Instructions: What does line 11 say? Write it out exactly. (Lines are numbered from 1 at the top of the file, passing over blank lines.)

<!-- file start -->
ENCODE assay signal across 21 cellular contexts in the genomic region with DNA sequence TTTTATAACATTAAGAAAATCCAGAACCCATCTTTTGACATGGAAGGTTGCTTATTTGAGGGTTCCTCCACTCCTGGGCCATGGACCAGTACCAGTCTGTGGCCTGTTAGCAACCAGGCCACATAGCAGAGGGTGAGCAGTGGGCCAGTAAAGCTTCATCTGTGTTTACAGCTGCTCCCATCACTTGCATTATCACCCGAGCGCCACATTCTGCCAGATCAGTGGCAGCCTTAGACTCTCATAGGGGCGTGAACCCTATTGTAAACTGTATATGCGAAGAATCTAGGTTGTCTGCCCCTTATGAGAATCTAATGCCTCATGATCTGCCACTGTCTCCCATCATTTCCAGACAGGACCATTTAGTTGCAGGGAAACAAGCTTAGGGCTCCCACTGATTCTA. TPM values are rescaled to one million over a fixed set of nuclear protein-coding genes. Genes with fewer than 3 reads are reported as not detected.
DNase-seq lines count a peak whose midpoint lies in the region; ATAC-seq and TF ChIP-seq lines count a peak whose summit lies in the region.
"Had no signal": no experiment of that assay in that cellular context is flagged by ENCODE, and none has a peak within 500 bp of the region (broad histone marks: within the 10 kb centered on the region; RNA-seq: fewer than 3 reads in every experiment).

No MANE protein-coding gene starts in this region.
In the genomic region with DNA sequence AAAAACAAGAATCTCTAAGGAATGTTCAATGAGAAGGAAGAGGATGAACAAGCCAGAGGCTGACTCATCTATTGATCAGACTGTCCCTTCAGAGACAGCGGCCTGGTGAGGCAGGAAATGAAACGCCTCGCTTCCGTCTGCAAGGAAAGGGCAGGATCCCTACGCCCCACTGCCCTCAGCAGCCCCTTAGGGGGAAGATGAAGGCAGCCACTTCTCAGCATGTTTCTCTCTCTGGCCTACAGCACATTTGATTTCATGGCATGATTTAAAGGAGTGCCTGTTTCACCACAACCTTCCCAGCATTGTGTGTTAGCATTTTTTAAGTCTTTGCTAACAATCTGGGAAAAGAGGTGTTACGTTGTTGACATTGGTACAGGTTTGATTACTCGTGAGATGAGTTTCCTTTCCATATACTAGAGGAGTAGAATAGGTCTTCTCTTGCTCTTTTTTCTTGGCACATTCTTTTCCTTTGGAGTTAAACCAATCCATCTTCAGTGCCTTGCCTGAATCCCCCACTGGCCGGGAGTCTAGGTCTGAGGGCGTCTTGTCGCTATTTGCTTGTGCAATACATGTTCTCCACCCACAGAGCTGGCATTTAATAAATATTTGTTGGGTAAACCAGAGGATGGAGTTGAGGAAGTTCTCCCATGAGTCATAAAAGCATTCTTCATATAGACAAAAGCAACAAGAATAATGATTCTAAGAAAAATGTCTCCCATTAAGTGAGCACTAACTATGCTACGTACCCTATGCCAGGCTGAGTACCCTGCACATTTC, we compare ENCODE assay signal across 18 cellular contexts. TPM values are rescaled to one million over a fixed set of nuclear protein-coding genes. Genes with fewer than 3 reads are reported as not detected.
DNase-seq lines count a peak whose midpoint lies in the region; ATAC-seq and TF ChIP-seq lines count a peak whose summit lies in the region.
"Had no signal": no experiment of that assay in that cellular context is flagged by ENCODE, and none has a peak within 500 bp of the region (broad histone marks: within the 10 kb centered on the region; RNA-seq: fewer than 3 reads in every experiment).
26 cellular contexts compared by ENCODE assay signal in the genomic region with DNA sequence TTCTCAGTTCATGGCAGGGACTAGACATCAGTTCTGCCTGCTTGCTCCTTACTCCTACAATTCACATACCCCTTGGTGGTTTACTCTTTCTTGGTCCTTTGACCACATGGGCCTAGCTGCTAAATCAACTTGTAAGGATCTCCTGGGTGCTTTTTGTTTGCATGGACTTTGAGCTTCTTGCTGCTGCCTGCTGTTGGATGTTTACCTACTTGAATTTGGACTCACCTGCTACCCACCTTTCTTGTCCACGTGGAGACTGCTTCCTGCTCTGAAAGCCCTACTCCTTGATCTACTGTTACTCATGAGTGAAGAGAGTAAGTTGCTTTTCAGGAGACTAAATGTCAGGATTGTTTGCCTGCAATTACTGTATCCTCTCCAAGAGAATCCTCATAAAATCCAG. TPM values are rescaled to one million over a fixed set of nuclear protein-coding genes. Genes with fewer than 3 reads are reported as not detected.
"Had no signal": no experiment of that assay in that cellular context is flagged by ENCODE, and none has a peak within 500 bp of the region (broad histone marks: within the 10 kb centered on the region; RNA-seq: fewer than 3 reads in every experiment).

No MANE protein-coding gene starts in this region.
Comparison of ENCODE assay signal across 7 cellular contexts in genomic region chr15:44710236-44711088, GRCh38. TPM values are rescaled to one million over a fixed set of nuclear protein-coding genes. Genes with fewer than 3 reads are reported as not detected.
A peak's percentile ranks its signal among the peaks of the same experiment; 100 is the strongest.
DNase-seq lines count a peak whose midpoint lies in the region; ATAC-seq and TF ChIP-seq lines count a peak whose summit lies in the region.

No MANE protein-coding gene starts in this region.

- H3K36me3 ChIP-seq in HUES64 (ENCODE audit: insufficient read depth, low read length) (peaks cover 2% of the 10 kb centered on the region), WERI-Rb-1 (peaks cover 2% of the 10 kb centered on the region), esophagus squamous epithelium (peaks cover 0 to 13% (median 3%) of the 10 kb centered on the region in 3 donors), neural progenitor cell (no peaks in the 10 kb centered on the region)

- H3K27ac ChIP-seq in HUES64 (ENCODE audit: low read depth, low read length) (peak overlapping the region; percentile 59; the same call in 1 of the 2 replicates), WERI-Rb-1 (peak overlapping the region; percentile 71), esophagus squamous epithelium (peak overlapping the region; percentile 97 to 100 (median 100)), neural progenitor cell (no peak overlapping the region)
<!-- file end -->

Comparison of ENCODE assay signal across 7 cellular contexts in genomic region chr15:44710236-44711088, GRCh38. TPM values are rescaled to one million over a fixed set of nuclear protein-coding genes. Genes with fewer than 3 reads are reported as not detected.